The Return of the Daughter

An engrossing portrait of a life both real and manufactured – set against a Cold War backdrop – and the shattering effects on one family long after the Berlin Wall divided a nation.

SnapShot Plot

Loosely based on the novel, Eiszeiten, by Hannelore Hippe (itself based on an unsolved murder in Norway), the political thriller Two Lives (Zwai Leben) features the resonant Juliane Köhler as Katrine Evensen Myrdal, a loving wife, mother, and daughter cast against the legend herself, Liv Ullmann. In a delicate performance that emphasizes how much can be expressed with hardly a word, Ullmann portrays Ase Evenson, the aging matriarch of a loving and attentive family. But there’s a dark past to this mother-daughter story.

Here’s the history lesson I learned about Norway during WWII: how countless babies and children, fathered by occupying Nazi SS officers encouraged to conceive them, were snatched away from their Norwegian mothers and sent to Germany to be raised as models of an Aryan-Nordic bloodline, who it was hoped would become super breeders and reverse the declining birthrate in the Motherland. And No, this isn’t another dystopian Hollywood screenplay. This actually happened. The secret program was the brainchild of that notorious Nazi charmer, Heinrich Himmler and was called “Lebensborn” (Fountain of Life).

Two Lives takes place in 1990 in Norway and Germany over the course of a few weeks. Katrine’s busy, happy life comes to an abrupt pause with the arrival of a young lawyer hoping to enlist hers and her mother’s testimonies to be used in a massive class action lawsuit against the government of Norway over the Lebensborn atrocity. You see, according to all accounts, Katrine and Ase were the only mother-daughter reunion to have taken place, so their participation is critical to the outcome of the trial. As soon as the lawyer arrives on her doorstep, Katrine realizes that her world as she knows it will never be the same, and we see her embark on a series of spy-craft missions, each one more mysterious than the last, which finally make sense about two thirds into the film. Stick with it, though, because this is not a roller-coaster suspense ride; it’s more of a slow burn with an emotional climax that will linger in your mind for the moral and ethical dilemmas which make it impossible to entirely condemn or forgive Katrine for the path her life has taken.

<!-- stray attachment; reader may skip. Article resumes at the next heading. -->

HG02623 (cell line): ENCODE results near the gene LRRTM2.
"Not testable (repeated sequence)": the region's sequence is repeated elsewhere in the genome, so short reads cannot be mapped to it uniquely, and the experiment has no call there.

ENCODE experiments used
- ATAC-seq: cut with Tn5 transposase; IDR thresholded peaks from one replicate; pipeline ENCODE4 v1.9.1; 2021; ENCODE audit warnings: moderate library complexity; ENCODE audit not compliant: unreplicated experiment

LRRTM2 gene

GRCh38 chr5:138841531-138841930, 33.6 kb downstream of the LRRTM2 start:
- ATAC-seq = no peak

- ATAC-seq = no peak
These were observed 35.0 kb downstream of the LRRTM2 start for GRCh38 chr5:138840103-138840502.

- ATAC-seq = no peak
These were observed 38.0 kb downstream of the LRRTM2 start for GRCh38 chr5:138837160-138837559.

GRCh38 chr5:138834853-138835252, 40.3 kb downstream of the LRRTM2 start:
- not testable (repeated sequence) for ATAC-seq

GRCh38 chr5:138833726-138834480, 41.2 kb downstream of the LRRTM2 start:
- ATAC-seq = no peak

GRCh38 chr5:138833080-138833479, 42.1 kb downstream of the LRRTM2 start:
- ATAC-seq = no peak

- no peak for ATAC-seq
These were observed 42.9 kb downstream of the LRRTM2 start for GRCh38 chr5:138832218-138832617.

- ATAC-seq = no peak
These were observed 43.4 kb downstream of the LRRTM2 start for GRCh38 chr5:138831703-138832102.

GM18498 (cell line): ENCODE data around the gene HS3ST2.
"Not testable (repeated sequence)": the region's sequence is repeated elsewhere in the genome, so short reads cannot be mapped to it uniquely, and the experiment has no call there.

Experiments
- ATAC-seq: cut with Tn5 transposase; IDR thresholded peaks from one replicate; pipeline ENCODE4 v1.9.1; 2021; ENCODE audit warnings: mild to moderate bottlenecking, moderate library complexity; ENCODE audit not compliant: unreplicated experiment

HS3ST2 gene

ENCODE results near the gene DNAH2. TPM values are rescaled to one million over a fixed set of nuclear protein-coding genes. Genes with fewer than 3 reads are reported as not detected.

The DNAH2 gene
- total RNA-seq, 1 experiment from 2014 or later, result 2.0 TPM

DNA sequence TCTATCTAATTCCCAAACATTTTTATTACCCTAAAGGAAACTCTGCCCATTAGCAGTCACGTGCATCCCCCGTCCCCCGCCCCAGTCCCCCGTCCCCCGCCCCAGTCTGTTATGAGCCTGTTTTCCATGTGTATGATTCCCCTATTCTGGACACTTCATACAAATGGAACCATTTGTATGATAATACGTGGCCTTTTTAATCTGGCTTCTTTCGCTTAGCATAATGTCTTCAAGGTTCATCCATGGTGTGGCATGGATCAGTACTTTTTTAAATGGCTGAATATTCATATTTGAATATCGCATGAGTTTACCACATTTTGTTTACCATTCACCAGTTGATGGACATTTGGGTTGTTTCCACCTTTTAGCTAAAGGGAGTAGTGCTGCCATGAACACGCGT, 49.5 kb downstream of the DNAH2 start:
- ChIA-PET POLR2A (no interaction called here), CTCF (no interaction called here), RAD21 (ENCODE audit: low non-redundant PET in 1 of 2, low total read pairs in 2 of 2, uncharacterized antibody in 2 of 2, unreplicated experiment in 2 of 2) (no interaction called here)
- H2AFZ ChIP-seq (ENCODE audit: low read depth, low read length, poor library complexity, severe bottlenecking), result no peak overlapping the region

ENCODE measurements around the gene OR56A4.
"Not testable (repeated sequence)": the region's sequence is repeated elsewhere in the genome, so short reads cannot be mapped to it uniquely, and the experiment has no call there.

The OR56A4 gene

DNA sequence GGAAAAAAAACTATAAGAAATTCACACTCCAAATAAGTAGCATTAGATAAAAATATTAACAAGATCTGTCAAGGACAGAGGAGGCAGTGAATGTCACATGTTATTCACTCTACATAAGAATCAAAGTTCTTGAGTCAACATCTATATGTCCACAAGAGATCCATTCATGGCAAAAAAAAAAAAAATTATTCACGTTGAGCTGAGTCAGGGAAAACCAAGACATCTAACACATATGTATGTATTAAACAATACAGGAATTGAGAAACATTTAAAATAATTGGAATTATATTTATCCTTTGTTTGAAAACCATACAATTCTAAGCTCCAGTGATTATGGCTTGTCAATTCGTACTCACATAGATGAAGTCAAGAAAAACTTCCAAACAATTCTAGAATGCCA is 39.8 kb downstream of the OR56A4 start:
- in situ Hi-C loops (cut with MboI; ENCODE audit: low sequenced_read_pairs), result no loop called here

Parting Shot

Writer/Director Georg Maas, known for his documentary work, spent years crafting this story, and it shows. The film made the shortlist of entries to the 2013 Academy Awards in the Best Foreign Film category(from Germany) yet didn’t make the final cut . . . a mistake, in my opinion. The performances are great across the board, the photography and musical score heighten the somber and, ultimately, dangerous mood of the picture and yet it’s never heavy-handed. The film could just as easily been titled, Two Germanies, as the post-war split between the GDR and West Germany is an obvious metaphor for Katrine’s own divided self and the ultimate, fateful division her past will thrust upon her family.

Two Lives is also a chilling example of the long-lasting ripple effects of the terror trade upon a nation’s people, long after walls come tumbling down and new countries are formed, whose sinister forces still hover in the background, willing and able to remove any threat to their long cover of secrecy.

For more info on the Lebensborn program, visit:

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